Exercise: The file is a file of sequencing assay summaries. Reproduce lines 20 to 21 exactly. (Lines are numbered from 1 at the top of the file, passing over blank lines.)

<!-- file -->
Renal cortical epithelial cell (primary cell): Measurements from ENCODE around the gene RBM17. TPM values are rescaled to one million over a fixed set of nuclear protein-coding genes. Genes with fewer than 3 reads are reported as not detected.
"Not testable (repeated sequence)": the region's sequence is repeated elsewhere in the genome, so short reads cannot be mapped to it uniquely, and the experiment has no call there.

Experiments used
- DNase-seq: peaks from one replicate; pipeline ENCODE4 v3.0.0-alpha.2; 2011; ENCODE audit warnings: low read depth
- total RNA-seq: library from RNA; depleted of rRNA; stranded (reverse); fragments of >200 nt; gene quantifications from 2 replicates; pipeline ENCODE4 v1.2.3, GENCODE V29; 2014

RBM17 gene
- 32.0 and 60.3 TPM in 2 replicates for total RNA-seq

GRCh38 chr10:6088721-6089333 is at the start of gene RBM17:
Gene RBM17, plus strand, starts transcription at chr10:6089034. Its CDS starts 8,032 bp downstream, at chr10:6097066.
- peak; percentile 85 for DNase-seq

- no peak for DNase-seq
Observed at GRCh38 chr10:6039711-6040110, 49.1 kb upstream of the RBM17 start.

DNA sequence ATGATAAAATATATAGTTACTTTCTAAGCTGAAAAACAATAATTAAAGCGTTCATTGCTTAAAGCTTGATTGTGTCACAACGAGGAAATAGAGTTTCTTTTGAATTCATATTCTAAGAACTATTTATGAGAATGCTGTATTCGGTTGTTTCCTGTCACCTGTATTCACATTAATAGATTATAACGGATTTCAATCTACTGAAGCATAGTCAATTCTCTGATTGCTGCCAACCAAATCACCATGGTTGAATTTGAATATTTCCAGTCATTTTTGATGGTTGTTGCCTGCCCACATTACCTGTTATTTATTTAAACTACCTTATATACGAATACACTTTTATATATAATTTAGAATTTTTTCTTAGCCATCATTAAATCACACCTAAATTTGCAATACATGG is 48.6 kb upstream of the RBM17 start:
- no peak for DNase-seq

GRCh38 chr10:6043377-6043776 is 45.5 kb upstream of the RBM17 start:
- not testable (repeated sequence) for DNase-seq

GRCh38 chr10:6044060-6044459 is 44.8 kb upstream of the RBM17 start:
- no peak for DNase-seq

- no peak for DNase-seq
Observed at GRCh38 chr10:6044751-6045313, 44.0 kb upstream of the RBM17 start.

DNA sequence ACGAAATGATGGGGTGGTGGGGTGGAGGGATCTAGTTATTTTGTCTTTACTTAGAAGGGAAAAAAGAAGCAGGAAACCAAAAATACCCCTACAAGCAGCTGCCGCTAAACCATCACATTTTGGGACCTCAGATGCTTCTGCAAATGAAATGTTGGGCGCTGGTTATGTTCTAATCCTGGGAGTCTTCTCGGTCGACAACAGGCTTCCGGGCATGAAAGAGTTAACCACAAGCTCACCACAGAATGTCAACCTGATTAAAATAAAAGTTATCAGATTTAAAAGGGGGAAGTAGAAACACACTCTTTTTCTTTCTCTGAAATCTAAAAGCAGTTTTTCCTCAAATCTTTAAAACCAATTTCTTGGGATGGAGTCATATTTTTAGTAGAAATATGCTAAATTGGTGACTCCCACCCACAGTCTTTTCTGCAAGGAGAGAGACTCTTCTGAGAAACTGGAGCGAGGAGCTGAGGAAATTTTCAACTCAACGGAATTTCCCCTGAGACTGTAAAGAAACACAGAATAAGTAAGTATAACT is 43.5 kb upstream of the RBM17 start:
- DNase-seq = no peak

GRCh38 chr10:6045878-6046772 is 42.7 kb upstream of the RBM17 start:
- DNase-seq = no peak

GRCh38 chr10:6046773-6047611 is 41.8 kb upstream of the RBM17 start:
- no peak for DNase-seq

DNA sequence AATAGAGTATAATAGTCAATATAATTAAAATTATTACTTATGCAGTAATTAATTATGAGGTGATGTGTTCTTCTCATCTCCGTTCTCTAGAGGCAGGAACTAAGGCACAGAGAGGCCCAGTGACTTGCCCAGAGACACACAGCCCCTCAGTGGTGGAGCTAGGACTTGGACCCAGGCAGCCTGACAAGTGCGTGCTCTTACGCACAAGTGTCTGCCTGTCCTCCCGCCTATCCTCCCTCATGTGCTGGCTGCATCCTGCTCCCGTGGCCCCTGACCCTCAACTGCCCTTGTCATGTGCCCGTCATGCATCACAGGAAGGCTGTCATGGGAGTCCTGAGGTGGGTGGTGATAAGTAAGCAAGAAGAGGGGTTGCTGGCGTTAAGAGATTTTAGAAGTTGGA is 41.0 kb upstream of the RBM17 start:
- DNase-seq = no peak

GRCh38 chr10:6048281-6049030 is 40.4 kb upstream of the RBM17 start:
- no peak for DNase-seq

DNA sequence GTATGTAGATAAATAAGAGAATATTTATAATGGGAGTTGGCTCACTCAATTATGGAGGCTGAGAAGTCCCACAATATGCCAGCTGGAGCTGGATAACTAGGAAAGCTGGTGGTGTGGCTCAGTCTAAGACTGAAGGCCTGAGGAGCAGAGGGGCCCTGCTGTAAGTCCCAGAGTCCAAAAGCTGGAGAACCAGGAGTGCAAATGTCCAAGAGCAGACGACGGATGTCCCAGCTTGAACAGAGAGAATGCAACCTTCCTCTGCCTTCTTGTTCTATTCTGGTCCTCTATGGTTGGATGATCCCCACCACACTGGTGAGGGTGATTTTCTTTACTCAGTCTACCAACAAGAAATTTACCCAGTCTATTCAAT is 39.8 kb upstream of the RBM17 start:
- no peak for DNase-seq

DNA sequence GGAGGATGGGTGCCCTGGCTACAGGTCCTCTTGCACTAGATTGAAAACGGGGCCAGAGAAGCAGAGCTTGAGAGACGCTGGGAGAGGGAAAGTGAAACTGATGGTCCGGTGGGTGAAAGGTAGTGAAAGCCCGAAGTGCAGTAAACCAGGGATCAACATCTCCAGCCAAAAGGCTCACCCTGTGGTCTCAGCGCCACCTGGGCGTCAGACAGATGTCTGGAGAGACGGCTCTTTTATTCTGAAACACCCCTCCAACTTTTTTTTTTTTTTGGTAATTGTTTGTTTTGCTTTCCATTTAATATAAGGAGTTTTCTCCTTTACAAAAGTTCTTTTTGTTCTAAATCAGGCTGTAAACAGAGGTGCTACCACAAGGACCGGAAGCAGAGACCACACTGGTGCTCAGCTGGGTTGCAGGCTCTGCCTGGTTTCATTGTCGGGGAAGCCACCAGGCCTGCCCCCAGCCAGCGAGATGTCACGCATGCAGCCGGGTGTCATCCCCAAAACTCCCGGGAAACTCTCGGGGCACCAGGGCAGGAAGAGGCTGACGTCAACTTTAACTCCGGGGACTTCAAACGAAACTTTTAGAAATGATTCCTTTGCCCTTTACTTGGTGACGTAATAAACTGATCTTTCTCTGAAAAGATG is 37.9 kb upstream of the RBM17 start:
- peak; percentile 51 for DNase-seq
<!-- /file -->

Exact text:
Observed at GRCh38 chr10:6044751-6045313, 44.0 kb upstream of the RBM17 start.

DNA sequence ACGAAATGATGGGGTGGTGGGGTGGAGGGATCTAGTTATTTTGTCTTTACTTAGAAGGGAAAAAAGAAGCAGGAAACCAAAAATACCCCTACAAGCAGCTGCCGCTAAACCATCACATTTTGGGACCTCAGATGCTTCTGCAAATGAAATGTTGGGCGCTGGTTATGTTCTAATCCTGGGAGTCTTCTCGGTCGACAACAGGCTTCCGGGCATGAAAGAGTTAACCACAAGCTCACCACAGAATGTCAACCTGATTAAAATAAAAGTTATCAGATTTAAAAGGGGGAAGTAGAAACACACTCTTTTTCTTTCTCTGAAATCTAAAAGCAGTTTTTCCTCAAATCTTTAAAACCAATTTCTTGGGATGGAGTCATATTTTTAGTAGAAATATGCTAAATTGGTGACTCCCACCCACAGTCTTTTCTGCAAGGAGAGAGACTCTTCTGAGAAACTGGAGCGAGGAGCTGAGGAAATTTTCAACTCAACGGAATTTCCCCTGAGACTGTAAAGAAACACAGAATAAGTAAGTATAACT is 43.5 kb upstream of the RBM17 start: